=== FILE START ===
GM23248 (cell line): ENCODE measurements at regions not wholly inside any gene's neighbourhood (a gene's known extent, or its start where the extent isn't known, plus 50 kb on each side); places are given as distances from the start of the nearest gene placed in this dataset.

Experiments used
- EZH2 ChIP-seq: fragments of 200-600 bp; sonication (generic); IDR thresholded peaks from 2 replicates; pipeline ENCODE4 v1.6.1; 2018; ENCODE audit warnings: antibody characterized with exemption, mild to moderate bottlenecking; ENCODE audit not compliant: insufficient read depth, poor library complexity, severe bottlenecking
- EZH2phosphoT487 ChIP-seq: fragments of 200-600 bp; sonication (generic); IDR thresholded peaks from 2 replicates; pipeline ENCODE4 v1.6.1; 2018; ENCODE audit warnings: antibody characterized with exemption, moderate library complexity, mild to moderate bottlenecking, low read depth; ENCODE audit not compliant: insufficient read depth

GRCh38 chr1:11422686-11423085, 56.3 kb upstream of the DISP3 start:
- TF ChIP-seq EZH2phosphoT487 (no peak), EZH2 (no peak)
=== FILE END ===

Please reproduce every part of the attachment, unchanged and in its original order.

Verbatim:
GM23248 (cell line): ENCODE measurements at regions not wholly inside any gene's neighbourhood (a gene's known extent, or its start where the extent isn't known, plus 50 kb on each side); places are given as distances from the start of the nearest gene placed in this dataset.

Experiments used
- EZH2 ChIP-seq: fragments of 200-600 bp; sonication (generic); IDR thresholded peaks from 2 replicates; pipeline ENCODE4 v1.6.1; 2018; ENCODE audit warnings: antibody characterized with exemption, mild to moderate bottlenecking; ENCODE audit not compliant: insufficient read depth, poor library complexity, severe bottlenecking
- EZH2phosphoT487 ChIP-seq: fragments of 200-600 bp; sonication (generic); IDR thresholded peaks from 2 replicates; pipeline ENCODE4 v1.6.1; 2018; ENCODE audit warnings: antibody characterized with exemption, moderate library complexity, mild to moderate bottlenecking, low read depth; ENCODE audit not compliant: insufficient read depth

GRCh38 chr1:11422686-11423085, 56.3 kb upstream of the DISP3 start:
- TF ChIP-seq EZH2phosphoT487 (no peak), EZH2 (no peak)